Newswise — NEW YORK (October 11, 2016) – Children who experience family and environmental stressors, and traumatic experiences, such as poverty, mental illness and exposure to violence, are more likely to be diagnosed with Attention Deficit/Hyperactivity Disorder (ADHD), according to new research by investigators at the Children’s Hospital at Montefiore (CHAM), titled “Associations Between Adverse Childhood Experiences and ADHD Diagnosis and Severity,” published in Academic Pediatrics.
ADHD is the most common neurobehavioral disorder of childhood. There has been a significant increase in parent-reported ADHD prevalence over the last decade, and there has also been an associated rise in stimulant medication use. Current ADHD clinical practice guidelines recommend evaluating for other conditions that have similar symptoms to ADHD, such as disruptive behaviors, impulsivity, and issues with memory, organization and problem-solving, but few pediatricians routinely ask about psychosocial factors that could be effecting a child’s health during ADHD assessment.
Exposure to Adverse Childhood Experiences (ACEs), commonly referred to as family or environmental stressors, such as divorce and familial incarceration, is one way that behaviors similar to those exhibited by children with ADHD, can be triggered. Research has shown that this is because ACEs may increase a child’s risk for toxic levels of stress, which in turn may impair brain development, behavior, and overall physical and mental health.
“If clinicians aren’t routinely discussing exposure to traumatic experiences and identifying ACEs, particularly among children with behavioral concerns such as ADHD, there may be a heightened risk of missing an underlying trauma history or misattributing some of the symptoms of traumatic stress as solely those of ADHD,” said lead author Nicole M. Brown, M.D., M.P.H., M.H.S., attending pediatrician, Division of Academic General Pediatrics, CHAM, and assistant professor of Pediatrics, Albert Einstein College of Medicine. “We sought to examine the link between ADHD and ACEs in an effort to improve ADHD assessment and management.”
Dr. Brown and co-investigators at CHAM used a nationally representative sample of 76,227 children from the 2011-2012 National Survey of Children’s Health, to identify children 4 -17 years old whose parents reported both the presence and severity of ADHD and their child’s exposure to nine ACEs – socioeconomic hardship, divorce, death, domestic violence, neighborhood violence, substance abuse, incarceration, mental illness in the family, and discrimination.
The analysis found that children with parent-reported ADHD were more likely to have two or more ACEs exposures, compared to children without parent-reported ADHD. Most significantly, children with socioeconomic hardship, parent/guardian divorce, familial mental illness, neighborhood violence, and familial incarceration were more likely to have an ADHD diagnosis, and those with socioeconomic hardship and familial mental illness were more likely to have moderate to severe ADHD, according to parental reports.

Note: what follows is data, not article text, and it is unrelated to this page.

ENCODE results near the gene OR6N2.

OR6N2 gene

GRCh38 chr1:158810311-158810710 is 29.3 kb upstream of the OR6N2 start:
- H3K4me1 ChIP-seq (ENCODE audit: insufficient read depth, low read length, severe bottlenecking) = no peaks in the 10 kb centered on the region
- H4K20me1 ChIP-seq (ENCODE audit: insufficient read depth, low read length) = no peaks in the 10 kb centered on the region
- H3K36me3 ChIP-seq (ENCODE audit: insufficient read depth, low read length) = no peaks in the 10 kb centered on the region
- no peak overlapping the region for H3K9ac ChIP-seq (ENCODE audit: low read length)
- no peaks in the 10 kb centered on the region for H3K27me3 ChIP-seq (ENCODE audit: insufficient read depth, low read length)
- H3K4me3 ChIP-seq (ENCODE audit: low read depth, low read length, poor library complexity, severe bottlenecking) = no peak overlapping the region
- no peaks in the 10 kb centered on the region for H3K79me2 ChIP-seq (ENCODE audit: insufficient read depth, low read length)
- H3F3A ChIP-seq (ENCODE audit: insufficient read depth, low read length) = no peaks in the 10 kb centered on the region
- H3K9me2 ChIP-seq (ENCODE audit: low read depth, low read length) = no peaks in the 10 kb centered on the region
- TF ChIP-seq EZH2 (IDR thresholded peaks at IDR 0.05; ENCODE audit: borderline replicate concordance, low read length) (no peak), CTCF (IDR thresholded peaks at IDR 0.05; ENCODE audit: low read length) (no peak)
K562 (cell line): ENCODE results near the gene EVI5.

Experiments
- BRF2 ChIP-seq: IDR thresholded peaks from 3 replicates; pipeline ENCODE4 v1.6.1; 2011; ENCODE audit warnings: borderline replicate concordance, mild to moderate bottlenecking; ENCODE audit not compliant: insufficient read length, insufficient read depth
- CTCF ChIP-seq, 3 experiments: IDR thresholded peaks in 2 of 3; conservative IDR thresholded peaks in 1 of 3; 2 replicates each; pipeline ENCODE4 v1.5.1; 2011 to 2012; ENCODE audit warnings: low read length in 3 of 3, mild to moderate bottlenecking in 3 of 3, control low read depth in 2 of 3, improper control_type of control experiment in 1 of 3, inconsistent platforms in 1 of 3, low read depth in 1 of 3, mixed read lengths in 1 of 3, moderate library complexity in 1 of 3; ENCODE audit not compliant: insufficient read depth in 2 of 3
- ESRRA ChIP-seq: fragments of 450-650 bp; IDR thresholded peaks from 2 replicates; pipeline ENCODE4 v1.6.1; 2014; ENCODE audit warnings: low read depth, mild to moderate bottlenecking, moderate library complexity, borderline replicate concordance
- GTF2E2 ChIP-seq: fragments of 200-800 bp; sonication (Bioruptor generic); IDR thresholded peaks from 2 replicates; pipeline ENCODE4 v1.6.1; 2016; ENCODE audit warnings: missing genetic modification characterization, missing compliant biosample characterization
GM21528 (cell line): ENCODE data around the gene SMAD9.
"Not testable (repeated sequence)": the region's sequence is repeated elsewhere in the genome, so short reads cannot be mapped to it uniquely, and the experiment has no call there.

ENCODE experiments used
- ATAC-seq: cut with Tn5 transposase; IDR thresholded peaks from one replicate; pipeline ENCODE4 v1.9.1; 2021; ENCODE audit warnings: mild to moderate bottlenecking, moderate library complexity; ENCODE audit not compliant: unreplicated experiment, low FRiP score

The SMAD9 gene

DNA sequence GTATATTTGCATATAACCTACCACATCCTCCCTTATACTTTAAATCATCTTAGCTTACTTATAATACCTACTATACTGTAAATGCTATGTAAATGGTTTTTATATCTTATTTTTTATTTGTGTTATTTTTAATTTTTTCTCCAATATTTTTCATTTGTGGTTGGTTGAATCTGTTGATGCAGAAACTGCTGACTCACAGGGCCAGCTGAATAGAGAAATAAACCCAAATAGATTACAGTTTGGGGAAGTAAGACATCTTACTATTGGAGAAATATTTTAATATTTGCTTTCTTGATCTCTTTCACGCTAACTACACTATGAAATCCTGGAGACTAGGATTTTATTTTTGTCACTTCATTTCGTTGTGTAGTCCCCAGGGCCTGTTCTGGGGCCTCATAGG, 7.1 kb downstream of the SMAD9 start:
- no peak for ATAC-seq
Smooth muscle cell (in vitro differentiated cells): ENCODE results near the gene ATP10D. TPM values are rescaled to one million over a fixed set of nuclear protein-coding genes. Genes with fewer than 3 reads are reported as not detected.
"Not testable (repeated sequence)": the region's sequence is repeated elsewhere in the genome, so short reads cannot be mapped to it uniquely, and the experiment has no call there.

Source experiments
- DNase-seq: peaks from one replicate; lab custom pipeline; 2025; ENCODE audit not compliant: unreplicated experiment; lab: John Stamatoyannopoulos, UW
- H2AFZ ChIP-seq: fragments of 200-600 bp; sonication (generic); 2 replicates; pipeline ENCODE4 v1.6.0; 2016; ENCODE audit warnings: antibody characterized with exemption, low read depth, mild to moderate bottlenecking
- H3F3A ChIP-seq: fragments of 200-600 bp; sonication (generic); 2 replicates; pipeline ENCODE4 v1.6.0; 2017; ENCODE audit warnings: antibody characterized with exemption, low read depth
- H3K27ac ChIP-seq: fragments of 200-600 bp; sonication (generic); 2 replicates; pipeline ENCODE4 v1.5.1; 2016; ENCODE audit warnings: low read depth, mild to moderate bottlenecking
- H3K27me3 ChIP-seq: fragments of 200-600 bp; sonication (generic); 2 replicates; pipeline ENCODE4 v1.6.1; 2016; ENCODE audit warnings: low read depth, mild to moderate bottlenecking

Children with parent-reported ADHD represented 8.8 percent of the 76,227 children, and were more likely to be male, aged 12 – 17 and non-Hispanic white.
“Our research shows there are significant associations between ACE exposures and having an ADHD diagnosis, and we encourage pediatric providers to more frequently evaluate for ACEs as part of ADHD assessments,” said Dr. Brown. “Ultimately, this may lead to more trauma-informed approaches to care, particularly for children whose response to stimulant medications or targeted behavioral therapies are poor.”
About Montefiore Health SystemMontefiore Health System is one of New York’s premier academic health systems and is a recognized leader in providing exceptional quality and personalized, accountable care to approximately three million people in communities across the Bronx, Westchester and the Hudson Valley. It is comprised of 10 hospitals, including the Children’s Hospital at Montefiore, Burke Rehabilitation Hospital and close to 200 outpatient care sites. The advanced clinical and translational research at its medical school, Albert Einstein College of Medicine, directly informs patient care and improves outcomes. From the Montefiore-Einstein Centers of Excellence in cancer, cardiology and vascular care, pediatrics, and transplantation, to its preeminent school-based health program, Montefiore is a fully integrated healthcare delivery system providing coordinated, comprehensive care to patients and their families. For more information please visit www.montefiore.org. Follow us on Twitter and view us on Facebook and YouTube.
About Academic PediatricsAcademic Pediatrics, the official journal of the Academic Pediatric Association, is a peer-reviewed publication whose purpose is to strengthen the research and educational base of academic general pediatrics. The journal provides leadership in pediatric education, research, patient care and advocacy. Content areas include pediatric education, emergency medicine, injury, abuse, behavioral pediatrics, holistic medicine, child health services and health policy, and the environment. The journal provides an active forum for the presentation of pediatric educational research in diverse settings, involving medical students, residents, fellows, and practicing professionals. The journal also emphasizes important research relating to the quality of child health care, health care policy, and the organization of child health services. It also includes systematic reviews of primary care interventions and important methodologic papers to aid research in child health and education.